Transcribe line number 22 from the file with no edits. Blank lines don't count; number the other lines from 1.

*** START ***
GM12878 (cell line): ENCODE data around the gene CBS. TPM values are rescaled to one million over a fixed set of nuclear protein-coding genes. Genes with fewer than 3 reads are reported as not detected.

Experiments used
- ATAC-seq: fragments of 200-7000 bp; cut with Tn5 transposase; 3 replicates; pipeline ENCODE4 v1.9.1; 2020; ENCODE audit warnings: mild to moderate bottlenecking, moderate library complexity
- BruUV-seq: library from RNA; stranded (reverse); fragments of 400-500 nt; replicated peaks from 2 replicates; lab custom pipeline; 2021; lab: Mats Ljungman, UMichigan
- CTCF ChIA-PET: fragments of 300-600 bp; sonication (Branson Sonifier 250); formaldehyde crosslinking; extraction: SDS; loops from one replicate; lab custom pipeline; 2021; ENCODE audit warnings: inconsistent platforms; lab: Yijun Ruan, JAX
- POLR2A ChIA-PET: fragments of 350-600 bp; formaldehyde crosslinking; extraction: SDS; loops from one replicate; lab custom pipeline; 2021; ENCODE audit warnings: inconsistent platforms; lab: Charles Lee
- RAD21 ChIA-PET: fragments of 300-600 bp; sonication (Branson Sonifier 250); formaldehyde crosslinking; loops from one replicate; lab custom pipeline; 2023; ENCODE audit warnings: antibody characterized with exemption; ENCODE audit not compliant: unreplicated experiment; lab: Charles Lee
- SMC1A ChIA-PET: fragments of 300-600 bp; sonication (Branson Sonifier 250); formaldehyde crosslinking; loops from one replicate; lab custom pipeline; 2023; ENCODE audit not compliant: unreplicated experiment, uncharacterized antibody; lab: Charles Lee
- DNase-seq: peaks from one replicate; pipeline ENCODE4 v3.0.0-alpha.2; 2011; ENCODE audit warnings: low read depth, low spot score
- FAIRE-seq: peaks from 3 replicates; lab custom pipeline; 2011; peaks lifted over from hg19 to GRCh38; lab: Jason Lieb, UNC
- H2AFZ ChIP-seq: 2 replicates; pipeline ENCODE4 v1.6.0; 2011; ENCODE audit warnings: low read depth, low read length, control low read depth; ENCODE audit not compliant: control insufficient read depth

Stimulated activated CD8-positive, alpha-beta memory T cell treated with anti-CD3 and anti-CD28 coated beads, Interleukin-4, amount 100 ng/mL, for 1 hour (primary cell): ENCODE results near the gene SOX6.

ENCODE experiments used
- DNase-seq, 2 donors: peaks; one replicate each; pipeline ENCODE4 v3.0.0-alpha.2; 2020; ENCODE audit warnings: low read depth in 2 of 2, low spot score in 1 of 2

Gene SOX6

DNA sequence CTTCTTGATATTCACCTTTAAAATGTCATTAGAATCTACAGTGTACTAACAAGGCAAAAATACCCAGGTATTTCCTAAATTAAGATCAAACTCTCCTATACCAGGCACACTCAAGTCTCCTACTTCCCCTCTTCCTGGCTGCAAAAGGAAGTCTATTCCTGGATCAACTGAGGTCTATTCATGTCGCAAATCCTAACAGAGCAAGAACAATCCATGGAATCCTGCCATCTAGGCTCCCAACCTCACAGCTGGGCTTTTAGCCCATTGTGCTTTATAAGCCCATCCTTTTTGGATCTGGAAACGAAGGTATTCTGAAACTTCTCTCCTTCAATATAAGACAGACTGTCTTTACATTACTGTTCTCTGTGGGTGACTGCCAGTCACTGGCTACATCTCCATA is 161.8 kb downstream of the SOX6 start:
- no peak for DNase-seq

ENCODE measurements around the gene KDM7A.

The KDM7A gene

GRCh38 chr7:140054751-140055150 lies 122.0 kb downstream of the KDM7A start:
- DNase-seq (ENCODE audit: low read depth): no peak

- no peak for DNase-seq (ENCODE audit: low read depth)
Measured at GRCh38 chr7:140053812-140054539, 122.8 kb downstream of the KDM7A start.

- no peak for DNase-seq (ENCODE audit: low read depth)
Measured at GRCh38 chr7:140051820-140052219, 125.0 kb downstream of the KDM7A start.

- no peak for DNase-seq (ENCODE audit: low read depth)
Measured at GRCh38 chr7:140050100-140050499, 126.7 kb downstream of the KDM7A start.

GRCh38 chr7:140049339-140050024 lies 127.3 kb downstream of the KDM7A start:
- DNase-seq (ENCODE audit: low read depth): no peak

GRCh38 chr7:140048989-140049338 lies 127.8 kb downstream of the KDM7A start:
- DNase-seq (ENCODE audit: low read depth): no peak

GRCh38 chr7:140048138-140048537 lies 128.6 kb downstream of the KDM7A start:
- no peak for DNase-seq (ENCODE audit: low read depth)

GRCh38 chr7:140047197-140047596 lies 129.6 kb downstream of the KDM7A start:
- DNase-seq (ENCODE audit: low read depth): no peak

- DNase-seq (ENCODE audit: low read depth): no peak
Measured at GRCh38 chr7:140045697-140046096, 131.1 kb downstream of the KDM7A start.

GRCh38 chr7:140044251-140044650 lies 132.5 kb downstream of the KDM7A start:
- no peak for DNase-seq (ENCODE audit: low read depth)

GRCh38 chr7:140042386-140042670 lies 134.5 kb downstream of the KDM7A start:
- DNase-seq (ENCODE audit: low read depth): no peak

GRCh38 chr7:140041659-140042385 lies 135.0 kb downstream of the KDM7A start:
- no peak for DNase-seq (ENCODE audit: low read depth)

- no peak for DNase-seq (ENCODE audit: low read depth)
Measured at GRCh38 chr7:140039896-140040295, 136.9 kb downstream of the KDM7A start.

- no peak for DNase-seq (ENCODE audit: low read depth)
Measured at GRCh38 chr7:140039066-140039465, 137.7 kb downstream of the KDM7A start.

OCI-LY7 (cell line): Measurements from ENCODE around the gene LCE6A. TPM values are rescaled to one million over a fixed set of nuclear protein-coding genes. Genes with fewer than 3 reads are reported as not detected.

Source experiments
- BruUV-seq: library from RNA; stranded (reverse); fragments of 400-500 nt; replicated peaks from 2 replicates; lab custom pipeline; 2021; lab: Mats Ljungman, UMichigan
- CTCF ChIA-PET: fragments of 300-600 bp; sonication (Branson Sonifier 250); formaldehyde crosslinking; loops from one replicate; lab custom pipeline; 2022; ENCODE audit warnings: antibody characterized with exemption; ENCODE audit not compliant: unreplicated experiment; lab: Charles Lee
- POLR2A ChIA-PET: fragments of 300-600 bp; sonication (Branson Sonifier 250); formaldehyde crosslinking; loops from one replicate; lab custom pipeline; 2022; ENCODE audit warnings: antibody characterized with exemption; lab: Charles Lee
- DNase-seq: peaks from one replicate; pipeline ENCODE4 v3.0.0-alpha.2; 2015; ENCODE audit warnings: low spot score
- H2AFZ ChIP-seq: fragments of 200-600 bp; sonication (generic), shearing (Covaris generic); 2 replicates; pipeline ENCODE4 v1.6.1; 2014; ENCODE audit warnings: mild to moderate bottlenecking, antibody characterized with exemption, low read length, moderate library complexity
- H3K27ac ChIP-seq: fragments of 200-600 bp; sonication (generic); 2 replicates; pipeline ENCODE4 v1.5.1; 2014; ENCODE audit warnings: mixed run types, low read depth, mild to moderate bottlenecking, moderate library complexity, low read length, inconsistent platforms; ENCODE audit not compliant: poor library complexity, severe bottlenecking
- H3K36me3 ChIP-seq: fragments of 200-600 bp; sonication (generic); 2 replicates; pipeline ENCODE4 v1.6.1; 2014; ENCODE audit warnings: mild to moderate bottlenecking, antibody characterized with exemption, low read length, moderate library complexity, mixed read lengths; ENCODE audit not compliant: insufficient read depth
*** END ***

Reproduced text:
- no peak for DNase-seq (ENCODE audit: low read depth)